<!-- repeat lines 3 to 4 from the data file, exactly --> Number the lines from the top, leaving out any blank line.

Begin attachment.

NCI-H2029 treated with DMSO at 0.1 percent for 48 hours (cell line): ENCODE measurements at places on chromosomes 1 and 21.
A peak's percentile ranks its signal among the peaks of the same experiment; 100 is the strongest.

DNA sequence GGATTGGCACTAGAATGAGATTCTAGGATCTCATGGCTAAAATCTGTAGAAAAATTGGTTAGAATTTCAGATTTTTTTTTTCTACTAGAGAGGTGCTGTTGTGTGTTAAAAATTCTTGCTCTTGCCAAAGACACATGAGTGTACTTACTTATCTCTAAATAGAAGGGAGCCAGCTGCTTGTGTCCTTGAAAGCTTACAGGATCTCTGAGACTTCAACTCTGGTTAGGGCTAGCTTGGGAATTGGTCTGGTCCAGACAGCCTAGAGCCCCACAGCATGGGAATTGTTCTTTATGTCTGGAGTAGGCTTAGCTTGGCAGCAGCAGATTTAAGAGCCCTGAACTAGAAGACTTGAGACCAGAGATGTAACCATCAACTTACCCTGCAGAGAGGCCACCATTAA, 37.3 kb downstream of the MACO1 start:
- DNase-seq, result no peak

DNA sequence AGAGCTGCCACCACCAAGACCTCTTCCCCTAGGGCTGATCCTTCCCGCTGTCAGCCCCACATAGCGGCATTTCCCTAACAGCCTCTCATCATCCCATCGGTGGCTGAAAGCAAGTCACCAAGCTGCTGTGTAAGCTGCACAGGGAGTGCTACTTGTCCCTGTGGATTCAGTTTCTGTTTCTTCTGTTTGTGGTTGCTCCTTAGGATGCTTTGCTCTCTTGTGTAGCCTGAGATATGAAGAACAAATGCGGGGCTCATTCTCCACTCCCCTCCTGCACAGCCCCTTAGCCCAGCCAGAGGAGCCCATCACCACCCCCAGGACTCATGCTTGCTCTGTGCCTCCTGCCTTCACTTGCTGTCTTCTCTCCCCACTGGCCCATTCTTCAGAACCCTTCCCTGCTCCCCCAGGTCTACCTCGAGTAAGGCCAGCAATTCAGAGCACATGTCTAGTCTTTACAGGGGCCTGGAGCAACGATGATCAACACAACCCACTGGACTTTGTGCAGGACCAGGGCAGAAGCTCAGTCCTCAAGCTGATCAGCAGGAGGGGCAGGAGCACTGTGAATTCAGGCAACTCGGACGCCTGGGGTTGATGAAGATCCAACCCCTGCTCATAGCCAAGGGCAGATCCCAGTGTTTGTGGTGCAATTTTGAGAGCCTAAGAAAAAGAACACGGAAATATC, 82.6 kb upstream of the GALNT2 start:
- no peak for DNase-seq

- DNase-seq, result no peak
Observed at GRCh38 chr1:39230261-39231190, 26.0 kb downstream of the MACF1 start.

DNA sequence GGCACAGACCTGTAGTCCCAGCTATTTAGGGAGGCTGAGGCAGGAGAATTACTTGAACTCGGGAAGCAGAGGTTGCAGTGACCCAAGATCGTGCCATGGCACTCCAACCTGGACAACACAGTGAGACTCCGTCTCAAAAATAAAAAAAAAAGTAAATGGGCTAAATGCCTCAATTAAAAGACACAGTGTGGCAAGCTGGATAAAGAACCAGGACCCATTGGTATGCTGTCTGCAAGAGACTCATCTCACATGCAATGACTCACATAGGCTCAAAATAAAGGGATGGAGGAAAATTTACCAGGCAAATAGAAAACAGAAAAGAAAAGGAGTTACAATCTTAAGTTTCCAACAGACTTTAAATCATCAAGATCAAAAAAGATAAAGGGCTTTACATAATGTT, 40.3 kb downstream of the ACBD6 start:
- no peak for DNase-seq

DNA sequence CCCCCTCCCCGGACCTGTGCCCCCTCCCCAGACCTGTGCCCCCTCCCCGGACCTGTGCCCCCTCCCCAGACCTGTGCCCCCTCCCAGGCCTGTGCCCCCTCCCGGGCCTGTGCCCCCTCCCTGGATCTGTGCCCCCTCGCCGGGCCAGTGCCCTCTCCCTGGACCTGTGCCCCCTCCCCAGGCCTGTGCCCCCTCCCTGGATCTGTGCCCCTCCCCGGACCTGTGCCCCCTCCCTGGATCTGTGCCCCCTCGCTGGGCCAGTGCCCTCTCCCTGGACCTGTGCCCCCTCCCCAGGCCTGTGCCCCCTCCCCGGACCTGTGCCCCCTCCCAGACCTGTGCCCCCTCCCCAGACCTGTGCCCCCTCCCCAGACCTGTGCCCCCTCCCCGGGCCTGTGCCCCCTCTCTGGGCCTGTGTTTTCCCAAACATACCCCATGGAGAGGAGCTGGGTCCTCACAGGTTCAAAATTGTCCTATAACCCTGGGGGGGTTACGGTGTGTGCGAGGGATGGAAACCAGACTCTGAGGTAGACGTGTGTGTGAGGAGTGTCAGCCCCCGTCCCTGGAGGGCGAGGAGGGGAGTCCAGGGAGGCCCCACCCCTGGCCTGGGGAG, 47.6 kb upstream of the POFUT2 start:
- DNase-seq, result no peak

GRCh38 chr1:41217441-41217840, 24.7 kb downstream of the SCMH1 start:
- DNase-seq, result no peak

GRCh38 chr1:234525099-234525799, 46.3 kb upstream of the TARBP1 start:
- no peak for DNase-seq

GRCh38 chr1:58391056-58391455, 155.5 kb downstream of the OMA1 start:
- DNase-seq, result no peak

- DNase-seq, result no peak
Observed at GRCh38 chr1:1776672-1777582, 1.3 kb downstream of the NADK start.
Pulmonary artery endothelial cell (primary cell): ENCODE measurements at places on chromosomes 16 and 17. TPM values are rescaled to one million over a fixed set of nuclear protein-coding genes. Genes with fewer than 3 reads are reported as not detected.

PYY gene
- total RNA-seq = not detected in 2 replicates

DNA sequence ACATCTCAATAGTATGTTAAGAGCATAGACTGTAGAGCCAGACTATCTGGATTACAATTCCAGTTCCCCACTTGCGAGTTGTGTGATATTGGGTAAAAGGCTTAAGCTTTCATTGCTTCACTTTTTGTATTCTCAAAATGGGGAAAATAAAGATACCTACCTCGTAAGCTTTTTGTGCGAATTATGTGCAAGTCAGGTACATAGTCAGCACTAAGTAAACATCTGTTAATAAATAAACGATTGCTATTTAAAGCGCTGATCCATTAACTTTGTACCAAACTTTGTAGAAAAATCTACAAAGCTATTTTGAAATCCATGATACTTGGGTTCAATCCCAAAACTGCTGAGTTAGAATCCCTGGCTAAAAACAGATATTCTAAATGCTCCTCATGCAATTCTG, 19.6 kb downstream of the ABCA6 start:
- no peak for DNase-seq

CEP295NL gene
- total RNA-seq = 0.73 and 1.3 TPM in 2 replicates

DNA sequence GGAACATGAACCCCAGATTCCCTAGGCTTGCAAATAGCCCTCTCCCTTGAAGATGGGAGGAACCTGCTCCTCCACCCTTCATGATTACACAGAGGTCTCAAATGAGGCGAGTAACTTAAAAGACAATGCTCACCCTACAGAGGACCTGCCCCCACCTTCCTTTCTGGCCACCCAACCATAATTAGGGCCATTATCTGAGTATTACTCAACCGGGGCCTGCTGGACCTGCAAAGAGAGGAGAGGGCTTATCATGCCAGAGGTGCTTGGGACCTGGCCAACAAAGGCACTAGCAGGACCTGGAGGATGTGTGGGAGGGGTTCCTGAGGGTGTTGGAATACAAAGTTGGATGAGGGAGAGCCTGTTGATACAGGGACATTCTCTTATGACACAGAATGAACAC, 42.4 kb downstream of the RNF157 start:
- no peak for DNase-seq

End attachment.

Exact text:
DNA sequence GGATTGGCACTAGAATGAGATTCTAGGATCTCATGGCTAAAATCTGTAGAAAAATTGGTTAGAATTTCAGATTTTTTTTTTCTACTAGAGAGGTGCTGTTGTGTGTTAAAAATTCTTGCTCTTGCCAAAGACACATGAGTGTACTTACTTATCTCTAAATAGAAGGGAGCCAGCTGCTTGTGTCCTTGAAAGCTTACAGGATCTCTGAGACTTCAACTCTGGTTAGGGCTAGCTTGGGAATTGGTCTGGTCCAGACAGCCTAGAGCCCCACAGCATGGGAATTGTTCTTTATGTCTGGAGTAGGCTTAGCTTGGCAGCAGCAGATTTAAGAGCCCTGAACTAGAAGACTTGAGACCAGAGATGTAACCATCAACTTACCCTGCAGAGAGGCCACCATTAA, 37.3 kb downstream of the MACO1 start:
- DNase-seq, result no peak